Thursday, December 27, 2018

Pinstripe Bowl: Taylor, Wisconsin Run By Miami

Wisconsin running back Jonathan Taylor finding an opening. @BadgerFootball.

In the Pinstripe Bowl on Thursday night at Yankee Stadium, Wisconsin rolled to a 35-3 win over Miami.

Wisconsin was led by their star running back Jonathan Taylor, who ran for 215 yards on 27 carries, an average of 7.6 yards per run, with a touchdown to take home Most Valuable Player honors.

"What J.T. has done, it's as good as there is, right?" said Wisconsin Head Coach Paul Chryst. "Statistically... The thing I've appreciated as much as anything is how he's done it, the way that he works, the teammate that he is. Statistically, I remember coming into this season and talking in Chicago, J.T. could have a heck of a season. The numbers may be very different."

Taylor wasted no time making an impact, as he opened the game with three runs for 11, 8, and 10 yards. That led to Wisconsin scoring on their opening drive, as Jack Coan found Kendrik Pryor from 35 yards out to make it 7-0 three minutes in.

On Miami's first play, their quarterback, Malik Rosier, was picked off by Eric Burrell, at the Miami 37-yard line, and he almost ran it all the way in, but was knocked out of bounds at the 7. Taylor ran it in from there to make it 14-0 Wisconsin.

Miami then had a short drive, and it looked like Wisconsin was bound to get another touchdown, but Miami defensive back Jaquan Johnson picked off Coan at the Miami 8-yard line by the sidelines.

On the Hurricanes' first play of the ensuing drive, Rosier ran it 62 yards to the Wisconsin 30. The drive stalled soon after, and they had to settle for a field goal from Bubba Baxa to make it 14-3.

Wisconsin tried to add to their lead in the second quarter, but Rafael Gaglianone missed a pair of field goals, from 41 and 39 yards out, so they took a 14-3 lead into halftime.

In the third, Miami was threatening, but Wisconsin linebacker T.J. Edwards picked off Rosier at the Wisconsin 38 at the 5:18 mark.

Taylor took over on Wisconsin's ensuing drive, notching runs of 13 yards to get them to the Miami 46, and then a 41-yard run, followed by a 3-yard run that got the Badgers to the 2-yard line. Alec Ingold ran it in from there to make it 21-3.

With N'Kosi Perry in at quarterback for Miami in the fourth, Wisconsin's defense notched another interception, as Caesar Williams picked him off at the Miami 36 with 12:27 left.

Wisconsin took just five plays, capped by a Coan 7-yard touchdown run, to make it 28-3.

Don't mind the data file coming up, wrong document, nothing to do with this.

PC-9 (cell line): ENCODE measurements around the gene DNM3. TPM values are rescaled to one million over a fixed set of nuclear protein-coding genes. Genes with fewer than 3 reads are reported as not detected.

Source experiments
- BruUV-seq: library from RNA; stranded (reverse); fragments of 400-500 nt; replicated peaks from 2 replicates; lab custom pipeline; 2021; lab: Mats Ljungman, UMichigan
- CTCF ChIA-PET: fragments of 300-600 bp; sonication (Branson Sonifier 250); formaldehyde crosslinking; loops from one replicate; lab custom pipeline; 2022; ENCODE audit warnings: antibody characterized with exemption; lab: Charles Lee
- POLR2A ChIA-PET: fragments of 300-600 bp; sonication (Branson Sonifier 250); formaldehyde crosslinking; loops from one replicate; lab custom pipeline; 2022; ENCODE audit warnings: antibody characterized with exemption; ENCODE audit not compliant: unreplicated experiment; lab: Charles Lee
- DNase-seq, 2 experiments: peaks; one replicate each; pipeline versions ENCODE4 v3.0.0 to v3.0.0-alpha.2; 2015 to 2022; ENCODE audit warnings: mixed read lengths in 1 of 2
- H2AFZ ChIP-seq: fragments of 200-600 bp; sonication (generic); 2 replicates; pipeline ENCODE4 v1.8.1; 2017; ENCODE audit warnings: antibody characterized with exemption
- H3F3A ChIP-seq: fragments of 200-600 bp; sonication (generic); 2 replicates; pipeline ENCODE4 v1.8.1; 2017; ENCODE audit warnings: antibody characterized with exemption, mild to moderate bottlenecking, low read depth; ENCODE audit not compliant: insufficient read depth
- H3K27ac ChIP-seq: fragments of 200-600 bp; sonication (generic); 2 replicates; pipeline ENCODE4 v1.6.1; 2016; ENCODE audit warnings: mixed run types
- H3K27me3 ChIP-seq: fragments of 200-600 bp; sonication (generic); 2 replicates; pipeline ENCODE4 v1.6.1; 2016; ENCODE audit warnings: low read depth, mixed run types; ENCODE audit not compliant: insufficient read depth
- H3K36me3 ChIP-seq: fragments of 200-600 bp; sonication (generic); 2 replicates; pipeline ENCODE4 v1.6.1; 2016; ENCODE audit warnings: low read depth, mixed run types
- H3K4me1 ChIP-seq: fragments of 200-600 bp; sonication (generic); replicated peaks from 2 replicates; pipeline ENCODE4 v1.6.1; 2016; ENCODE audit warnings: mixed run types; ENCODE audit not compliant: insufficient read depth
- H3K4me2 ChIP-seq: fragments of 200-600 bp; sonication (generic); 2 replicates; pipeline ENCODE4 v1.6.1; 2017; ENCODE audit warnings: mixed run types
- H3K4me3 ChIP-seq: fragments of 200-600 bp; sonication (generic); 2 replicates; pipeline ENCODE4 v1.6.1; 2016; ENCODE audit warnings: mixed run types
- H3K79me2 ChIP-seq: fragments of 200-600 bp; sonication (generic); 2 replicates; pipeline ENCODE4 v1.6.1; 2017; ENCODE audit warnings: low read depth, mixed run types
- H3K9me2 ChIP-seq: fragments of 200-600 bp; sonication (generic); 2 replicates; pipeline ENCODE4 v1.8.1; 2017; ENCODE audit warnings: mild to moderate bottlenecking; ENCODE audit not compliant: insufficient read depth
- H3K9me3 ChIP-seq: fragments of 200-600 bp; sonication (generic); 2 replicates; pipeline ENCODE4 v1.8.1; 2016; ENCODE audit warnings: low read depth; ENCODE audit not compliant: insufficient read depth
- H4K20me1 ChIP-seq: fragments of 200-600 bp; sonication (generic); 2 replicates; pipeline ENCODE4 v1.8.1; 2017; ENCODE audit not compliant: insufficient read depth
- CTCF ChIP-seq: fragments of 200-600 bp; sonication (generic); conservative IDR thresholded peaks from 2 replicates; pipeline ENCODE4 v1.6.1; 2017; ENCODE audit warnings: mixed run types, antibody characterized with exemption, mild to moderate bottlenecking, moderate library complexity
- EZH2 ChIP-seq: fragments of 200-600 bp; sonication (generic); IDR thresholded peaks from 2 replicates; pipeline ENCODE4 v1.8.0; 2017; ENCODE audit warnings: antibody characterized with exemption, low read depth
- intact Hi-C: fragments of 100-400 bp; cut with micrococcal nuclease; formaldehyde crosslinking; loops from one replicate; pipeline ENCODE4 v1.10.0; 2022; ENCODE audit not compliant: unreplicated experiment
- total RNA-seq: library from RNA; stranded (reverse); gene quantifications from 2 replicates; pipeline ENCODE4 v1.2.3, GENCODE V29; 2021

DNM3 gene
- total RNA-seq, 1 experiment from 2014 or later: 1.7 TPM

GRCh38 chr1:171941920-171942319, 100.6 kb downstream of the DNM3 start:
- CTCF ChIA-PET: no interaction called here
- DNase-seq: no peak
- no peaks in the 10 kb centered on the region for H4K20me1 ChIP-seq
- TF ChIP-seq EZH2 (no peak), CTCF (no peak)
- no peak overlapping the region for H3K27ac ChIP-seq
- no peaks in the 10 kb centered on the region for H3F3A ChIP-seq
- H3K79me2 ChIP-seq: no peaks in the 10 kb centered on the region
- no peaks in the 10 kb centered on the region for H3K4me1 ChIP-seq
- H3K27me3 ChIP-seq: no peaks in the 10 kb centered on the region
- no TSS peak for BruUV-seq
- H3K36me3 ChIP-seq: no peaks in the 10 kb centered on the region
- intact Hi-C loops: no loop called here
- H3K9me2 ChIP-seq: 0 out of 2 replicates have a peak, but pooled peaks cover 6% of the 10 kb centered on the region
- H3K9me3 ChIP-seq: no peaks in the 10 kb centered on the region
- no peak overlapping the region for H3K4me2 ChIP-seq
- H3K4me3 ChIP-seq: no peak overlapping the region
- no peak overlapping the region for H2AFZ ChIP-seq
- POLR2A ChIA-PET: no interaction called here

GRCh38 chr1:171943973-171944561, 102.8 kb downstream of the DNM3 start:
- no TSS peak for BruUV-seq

They closed the game on a seven-minute, 20-second drive with Taiwan Deal getting a 1-yard touchdown with eight seconds left to make it 35-3.

Wisconsin dominated in every category: as they had 40:12 possession time to 19:48 for Miami, 406 yards to 169 for Miami, and 4 interceptions to 1.

Chryst said of the Wisconsin defense, "They played unbelievably well. Thought we had a good plan, players understood it, did a nice job of getting some in the run, and we were opportunistic. Obviously you get that number of takeaways, I know we gave up a couple big plays, but we came back. I thought they were really good. You're right, that's kind of been the story all year. Guys stepped in, stepped up. It was good."

Wisconsin quarterback Jack Coan threw for 73 yards, with that early touchdown throw, and Chryst said of how that helped settle him down and develop a rhythm, "It's always big. You hate sometimes when your first throw is a third-and-long. He had been good on that play really kind of throughout bowl prep. KP ran a good route on it. It was good. We had time. Certainly there were times in the game where we struggled a little bit throwing it, but that was a heck of a start."

This was the ninth edition of the Pinstripe Bowl, and Yankees President Randy Levine made it clear who inspired them to create this game, The Boss, George M. Steinbrenner III.

"We're here, playing this game, having this bowl because of him," said Levine on Thursday afternoon. "George, give him some sodium pentothal, after the Yankees, he loved college football, that's what he was about. I mean, he really, really loved it and he lived it. When we decided to build this new stadium, he said, 'do it, make it classic, iconic Yankee Stadium like it looked in 1923, but make sure you can fit in college football, we want college football, and we want a bowl game in here. So, you know, George, we can go on and speak for hours and hours, but he never stopped being a football coach, you know, never did. He was driven like a football coach is driven. Perfection is what he sought for himself and for everybody, and that's why he did the amazing things that, in my opinion, made him the greatest sports owner of all time, but it all came down to being a football coach, assistant at Purdue and Northwestern, and, who knows, if his dad didn't call him back to run the shipping business, he might have never bought the Yankees because I think he was having a really good time doing that. This whole game is a tribute to him."

On whether the Yankees will attempt to have the Pinstripe Bowl as part of the rotation of bowl games in the College Football Playoff system, Levine said, "I think it would be great, but I think we have a little more work to do before we're ready to do that, and Yankee Stadium's size, you know, for baseball, we're at about 48,000, and for football, we can expand, you know, get it over around 50 with bleachers and stuff...For a Playoff, this Stadium might be a little too small."

Battle of the Bands:

Miami's band forming their "U" logo before the game. Photo by Jason Schott.

Wisconsin performed at halftime. Photo by Jason Schott.

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